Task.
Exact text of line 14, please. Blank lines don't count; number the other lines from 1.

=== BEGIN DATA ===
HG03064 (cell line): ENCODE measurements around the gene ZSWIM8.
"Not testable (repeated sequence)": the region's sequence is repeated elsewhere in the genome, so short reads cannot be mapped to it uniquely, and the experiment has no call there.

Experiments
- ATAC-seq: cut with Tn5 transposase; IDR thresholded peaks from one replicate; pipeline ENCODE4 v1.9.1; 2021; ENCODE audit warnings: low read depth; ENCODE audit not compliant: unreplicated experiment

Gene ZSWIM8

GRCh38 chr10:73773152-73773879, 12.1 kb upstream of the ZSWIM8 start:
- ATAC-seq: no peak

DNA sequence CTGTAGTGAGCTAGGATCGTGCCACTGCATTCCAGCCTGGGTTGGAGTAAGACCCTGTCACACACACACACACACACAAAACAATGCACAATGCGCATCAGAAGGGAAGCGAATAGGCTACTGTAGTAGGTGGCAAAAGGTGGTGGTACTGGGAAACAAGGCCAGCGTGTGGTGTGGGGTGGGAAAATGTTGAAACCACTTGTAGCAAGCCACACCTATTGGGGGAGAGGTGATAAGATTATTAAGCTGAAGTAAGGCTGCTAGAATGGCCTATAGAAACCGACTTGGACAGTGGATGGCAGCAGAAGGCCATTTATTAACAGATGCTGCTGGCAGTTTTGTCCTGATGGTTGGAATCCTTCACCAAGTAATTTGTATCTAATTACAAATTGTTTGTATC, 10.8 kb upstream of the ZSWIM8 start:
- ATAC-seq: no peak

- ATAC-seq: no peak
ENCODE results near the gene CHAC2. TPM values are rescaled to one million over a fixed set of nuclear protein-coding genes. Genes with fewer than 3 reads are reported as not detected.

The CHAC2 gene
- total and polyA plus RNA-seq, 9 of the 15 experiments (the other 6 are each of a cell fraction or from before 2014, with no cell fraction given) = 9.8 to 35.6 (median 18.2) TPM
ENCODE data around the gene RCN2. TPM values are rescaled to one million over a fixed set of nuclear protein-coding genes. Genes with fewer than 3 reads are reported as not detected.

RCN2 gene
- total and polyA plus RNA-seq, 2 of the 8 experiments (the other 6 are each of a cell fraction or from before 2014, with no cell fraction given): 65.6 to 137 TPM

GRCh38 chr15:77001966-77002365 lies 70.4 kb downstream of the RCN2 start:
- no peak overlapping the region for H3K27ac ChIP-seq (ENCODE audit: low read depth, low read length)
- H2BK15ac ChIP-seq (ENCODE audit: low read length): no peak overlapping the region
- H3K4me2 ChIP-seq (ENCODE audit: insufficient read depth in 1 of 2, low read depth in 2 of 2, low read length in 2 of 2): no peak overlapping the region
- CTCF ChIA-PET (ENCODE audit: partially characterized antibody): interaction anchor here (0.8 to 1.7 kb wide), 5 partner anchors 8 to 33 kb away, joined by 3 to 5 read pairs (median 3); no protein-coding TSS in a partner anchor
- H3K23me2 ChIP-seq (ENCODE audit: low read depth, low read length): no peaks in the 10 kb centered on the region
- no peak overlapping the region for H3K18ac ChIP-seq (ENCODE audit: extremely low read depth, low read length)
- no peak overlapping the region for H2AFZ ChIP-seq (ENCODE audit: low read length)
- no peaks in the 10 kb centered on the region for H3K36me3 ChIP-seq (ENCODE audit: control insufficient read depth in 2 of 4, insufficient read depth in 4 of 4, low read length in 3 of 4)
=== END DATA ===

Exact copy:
ENCODE data around the gene RCN2. TPM values are rescaled to one million over a fixed set of nuclear protein-coding genes. Genes with fewer than 3 reads are reported as not detected.